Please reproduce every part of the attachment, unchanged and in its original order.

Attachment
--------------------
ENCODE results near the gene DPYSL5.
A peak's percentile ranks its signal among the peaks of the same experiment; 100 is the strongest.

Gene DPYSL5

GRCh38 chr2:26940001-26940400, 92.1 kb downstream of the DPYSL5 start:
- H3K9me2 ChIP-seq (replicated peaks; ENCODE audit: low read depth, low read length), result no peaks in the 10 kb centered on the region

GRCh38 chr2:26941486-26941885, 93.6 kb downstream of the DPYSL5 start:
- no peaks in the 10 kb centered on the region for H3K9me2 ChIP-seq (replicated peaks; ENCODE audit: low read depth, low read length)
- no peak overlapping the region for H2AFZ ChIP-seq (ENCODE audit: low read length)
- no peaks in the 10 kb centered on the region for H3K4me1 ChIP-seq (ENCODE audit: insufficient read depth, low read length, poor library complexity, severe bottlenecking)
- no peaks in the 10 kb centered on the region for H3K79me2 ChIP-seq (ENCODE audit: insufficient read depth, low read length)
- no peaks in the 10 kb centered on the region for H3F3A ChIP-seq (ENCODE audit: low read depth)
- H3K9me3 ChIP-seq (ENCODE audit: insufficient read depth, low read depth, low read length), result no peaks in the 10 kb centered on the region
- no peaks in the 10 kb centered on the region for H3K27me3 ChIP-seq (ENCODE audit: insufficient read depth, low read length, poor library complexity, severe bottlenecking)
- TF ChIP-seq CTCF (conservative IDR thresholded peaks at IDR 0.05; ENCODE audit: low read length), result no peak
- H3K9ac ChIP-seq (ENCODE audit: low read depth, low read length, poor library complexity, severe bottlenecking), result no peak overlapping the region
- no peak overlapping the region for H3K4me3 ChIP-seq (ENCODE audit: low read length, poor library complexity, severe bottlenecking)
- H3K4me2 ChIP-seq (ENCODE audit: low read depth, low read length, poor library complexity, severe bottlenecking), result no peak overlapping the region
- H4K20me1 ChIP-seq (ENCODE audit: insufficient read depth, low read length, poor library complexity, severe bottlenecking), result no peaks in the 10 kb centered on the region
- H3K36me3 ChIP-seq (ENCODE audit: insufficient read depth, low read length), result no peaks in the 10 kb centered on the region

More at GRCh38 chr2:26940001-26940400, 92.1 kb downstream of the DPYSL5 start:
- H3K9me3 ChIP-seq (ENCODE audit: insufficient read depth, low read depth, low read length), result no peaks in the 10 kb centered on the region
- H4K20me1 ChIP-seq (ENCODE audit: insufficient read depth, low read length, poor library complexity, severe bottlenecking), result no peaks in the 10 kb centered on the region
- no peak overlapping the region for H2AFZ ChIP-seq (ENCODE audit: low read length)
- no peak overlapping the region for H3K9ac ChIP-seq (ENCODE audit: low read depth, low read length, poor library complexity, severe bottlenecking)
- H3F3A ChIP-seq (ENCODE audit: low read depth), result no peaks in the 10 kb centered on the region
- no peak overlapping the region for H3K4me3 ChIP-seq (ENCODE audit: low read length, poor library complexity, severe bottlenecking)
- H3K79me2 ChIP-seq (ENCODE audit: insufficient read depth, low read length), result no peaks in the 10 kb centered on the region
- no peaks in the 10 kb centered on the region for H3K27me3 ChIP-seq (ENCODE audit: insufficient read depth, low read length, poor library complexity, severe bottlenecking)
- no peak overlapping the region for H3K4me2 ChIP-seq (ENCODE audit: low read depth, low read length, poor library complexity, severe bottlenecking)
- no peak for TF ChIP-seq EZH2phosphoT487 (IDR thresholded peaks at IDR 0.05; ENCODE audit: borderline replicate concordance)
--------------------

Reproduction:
ENCODE results near the gene DPYSL5.
A peak's percentile ranks its signal among the peaks of the same experiment; 100 is the strongest.

Gene DPYSL5

GRCh38 chr2:26940001-26940400, 92.1 kb downstream of the DPYSL5 start:
- H3K9me2 ChIP-seq (replicated peaks; ENCODE audit: low read depth, low read length), result no peaks in the 10 kb centered on the region

GRCh38 chr2:26941486-26941885, 93.6 kb downstream of the DPYSL5 start:
- no peaks in the 10 kb centered on the region for H3K9me2 ChIP-seq (replicated peaks; ENCODE audit: low read depth, low read length)
- no peak overlapping the region for H2AFZ ChIP-seq (ENCODE audit: low read length)
- no peaks in the 10 kb centered on the region for H3K4me1 ChIP-seq (ENCODE audit: insufficient read depth, low read length, poor library complexity, severe bottlenecking)
- no peaks in the 10 kb centered on the region for H3K79me2 ChIP-seq (ENCODE audit: insufficient read depth, low read length)
- no peaks in the 10 kb centered on the region for H3F3A ChIP-seq (ENCODE audit: low read depth)
- H3K9me3 ChIP-seq (ENCODE audit: insufficient read depth, low read depth, low read length), result no peaks in the 10 kb centered on the region
- no peaks in the 10 kb centered on the region for H3K27me3 ChIP-seq (ENCODE audit: insufficient read depth, low read length, poor library complexity, severe bottlenecking)
- TF ChIP-seq CTCF (conservative IDR thresholded peaks at IDR 0.05; ENCODE audit: low read length), result no peak
- H3K9ac ChIP-seq (ENCODE audit: low read depth, low read length, poor library complexity, severe bottlenecking), result no peak overlapping the region
- no peak overlapping the region for H3K4me3 ChIP-seq (ENCODE audit: low read length, poor library complexity, severe bottlenecking)
- H3K4me2 ChIP-seq (ENCODE audit: low read depth, low read length, poor library complexity, severe bottlenecking), result no peak overlapping the region
- H4K20me1 ChIP-seq (ENCODE audit: insufficient read depth, low read length, poor library complexity, severe bottlenecking), result no peaks in the 10 kb centered on the region
- H3K36me3 ChIP-seq (ENCODE audit: insufficient read depth, low read length), result no peaks in the 10 kb centered on the region

More at GRCh38 chr2:26940001-26940400, 92.1 kb downstream of the DPYSL5 start:
- H3K9me3 ChIP-seq (ENCODE audit: insufficient read depth, low read depth, low read length), result no peaks in the 10 kb centered on the region
- H4K20me1 ChIP-seq (ENCODE audit: insufficient read depth, low read length, poor library complexity, severe bottlenecking), result no peaks in the 10 kb centered on the region
- no peak overlapping the region for H2AFZ ChIP-seq (ENCODE audit: low read length)
- no peak overlapping the region for H3K9ac ChIP-seq (ENCODE audit: low read depth, low read length, poor library complexity, severe bottlenecking)
- H3F3A ChIP-seq (ENCODE audit: low read depth), result no peaks in the 10 kb centered on the region
- no peak overlapping the region for H3K4me3 ChIP-seq (ENCODE audit: low read length, poor library complexity, severe bottlenecking)
- H3K79me2 ChIP-seq (ENCODE audit: insufficient read depth, low read length), result no peaks in the 10 kb centered on the region
- no peaks in the 10 kb centered on the region for H3K27me3 ChIP-seq (ENCODE audit: insufficient read depth, low read length, poor library complexity, severe bottlenecking)
- no peak overlapping the region for H3K4me2 ChIP-seq (ENCODE audit: low read depth, low read length, poor library complexity, severe bottlenecking)
- no peak for TF ChIP-seq EZH2phosphoT487 (IDR thresholded peaks at IDR 0.05; ENCODE audit: borderline replicate concordance)